Apr 1, 2005

The Lord of Light and Love

4 Min Read

What is God? One of the most common answers today is, “God is love,” evoking images of a grandfatherly, cuddly type. The problem here is not the phrase itself but the meaning we attach to the word love. According to at least one apostle, “love” cannot be understood apart from “light,” and given our culture’s warped view of love, this comes as a healthy corrective.

Every Christian knows that the character of God has implications for everyday life. That is to say, whoever God is and however God acts is for us the perfect picture of what we are supposed to be. It is no wonder, then, that a good many believers practice a spineless “tolerance” simply because love, to them, is equivalent to uncritical acceptance. Thus, God is love, or, put differently, God is He who uncritically accepts everyone and everything they believe.

The apostle John, however, had a different understanding of what it means to say, “God is love.” We can get at what he meant by that by looking at what he wrote about God four chapters before the love passage (1 John 4:7ff.).

“This is the message we have heard from [Jesus] and proclaim to you, that God is light, and in him is no darkness at all” (1:5). This one verse sets up the central message of the entire epistle: God’s character demands that we live a certain way. If we want to develop our Christian character, then it would behoove us to look at this “God is light” a little closer.

While “light” is deeply rooted in the Old Testament (which we shall visit shortly), Saint John is writing to claim back, as it were, the pagan slogan that “god is light.”

The Roman pantheon has many examples of this slogan. Sol, the son of Jupiter and Latona, was the sun-god, while his twin, Diana, was the goddess of the moon. Both were hailed as gods of light. Not least, the emperor of Rome himself was deemed a god and worshiped as the presence of divine light on earth. Gnostics (early Christian heretics who denied the goodness of creation) got in on the fun too, constantly referring to the human soul as light, that it came from light, and that it must return to the light. All of these mistook the created — the light — for God, and so they worshiped it instead of Him. The apostle, however, asserted that the Person, God, is light, and he knew full well the challenge couched in that simple phrase, “[The God of Israel] is light.”

Even though many ancient religions long before Rome worshiped gods of light, the people of Israel had their own, distinct tradition with respect to the God who is light. At its core, Saint John’s thinking (in 1:5) is latent with Old Testament symbolism. Light was a common symbol for Jehovah, chosen by God Himself. On various occasions, God revealed Himself in fire and light. His clothes were light and glory (Ps. 104:2; see also Hab. 3:3–4 and 1 Tim. 6:16). Also, God is light in two ways: in revelation (Ps. 27:1; 36:9; Isa. 49:6) and in holiness. The light is transcendent glory; thus its antithesis, darkness, is sin and impurity (see Isa. 5:20). Light symbolizes the absolute perfection of God, as well as the revealed truth of God (Prov. 6:23; Ps. 119:30). Darkness, therefore, is the absence of revelation.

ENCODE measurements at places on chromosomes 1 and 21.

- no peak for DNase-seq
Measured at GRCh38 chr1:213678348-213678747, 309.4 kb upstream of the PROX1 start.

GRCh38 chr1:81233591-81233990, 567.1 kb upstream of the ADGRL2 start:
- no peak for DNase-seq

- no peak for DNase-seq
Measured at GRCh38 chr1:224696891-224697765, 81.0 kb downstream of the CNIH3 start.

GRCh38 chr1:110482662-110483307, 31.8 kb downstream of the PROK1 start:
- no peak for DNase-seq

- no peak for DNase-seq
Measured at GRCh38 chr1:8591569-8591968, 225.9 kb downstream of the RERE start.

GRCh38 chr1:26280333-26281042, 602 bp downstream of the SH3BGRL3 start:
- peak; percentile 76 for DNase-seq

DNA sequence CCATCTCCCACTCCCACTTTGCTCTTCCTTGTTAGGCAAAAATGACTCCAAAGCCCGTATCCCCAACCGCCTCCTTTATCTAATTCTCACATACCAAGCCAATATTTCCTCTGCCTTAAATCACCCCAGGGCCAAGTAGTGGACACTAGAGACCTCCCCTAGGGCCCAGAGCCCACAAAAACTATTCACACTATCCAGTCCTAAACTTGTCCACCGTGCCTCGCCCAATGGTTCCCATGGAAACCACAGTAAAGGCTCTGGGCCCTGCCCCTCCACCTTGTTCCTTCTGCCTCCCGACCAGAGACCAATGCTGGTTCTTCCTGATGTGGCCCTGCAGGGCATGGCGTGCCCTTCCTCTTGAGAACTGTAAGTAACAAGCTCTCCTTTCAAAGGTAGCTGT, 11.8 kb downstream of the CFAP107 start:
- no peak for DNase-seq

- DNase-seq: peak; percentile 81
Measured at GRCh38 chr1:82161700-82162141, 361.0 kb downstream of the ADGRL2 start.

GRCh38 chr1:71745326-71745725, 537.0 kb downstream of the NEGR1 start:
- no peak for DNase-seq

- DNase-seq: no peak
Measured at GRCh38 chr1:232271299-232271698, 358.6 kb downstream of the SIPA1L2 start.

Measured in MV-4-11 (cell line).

Lightness and dark- ness were frequently associated with good and evil in ancient times. During the inter-testamental period, a Jewish sect by the Dead Sea exhorted its members to love all the sons of light and hate all the sons of darkness. More importantly for us, however, are the writings of Saint Paul in this regard (Rom. 13:11–13; 1 Cor. 4:5; 2 Cor. 4:6; Eph. 5:8–14; 1 Thess. 5:4–8). One gets the impression that the Apostle to the Gentiles understood this imagery well. Notice, too, that in 1 John 1:5 the writer quickly adds for emphasis after the statement “God is light” that “in him there is no darkness.” In other words, God is revelation, salvation, and holiness, and in Him there is no befuddlement, cloudiness, impurity, or abandonment. The point is that living in the darkness is incompatible with claiming to be in fellowship with the God of light (1:6). As was typical, we see that lightness and darkness are given an ethical emphasis, which leads us to see that the apostle is unpacking a moral test that he expects every one of his readers to pass.

This test, this message, is not to be taken as the whole doctrine of salvation (as if our works saved us). Rather, the apostle John simply argues that if we desire to partake in the blessings of Christ and be in union with God, it is required of us to be conformed to God in a life of holiness. John Calvin quotes from the letter to Titus (2:11–12) at this point in his commentary on 1 John: “Appeared has the saving grace of God to all, that denying ungodliness and worldly lusts, we may live soberly and righteously and holy in this world.” We need to understand that Saint John is saying the same thing as Saint Paul, just in metaphor: walk in the light, because God is light.

Learning about God, then, is to learn how to live. So if we are to love, because God is love, then we must first understand that He is a blazing glory. Far from being a huggable old fellow, our Lord is a glaring light, devouring flame, burning bush, pillar of fire.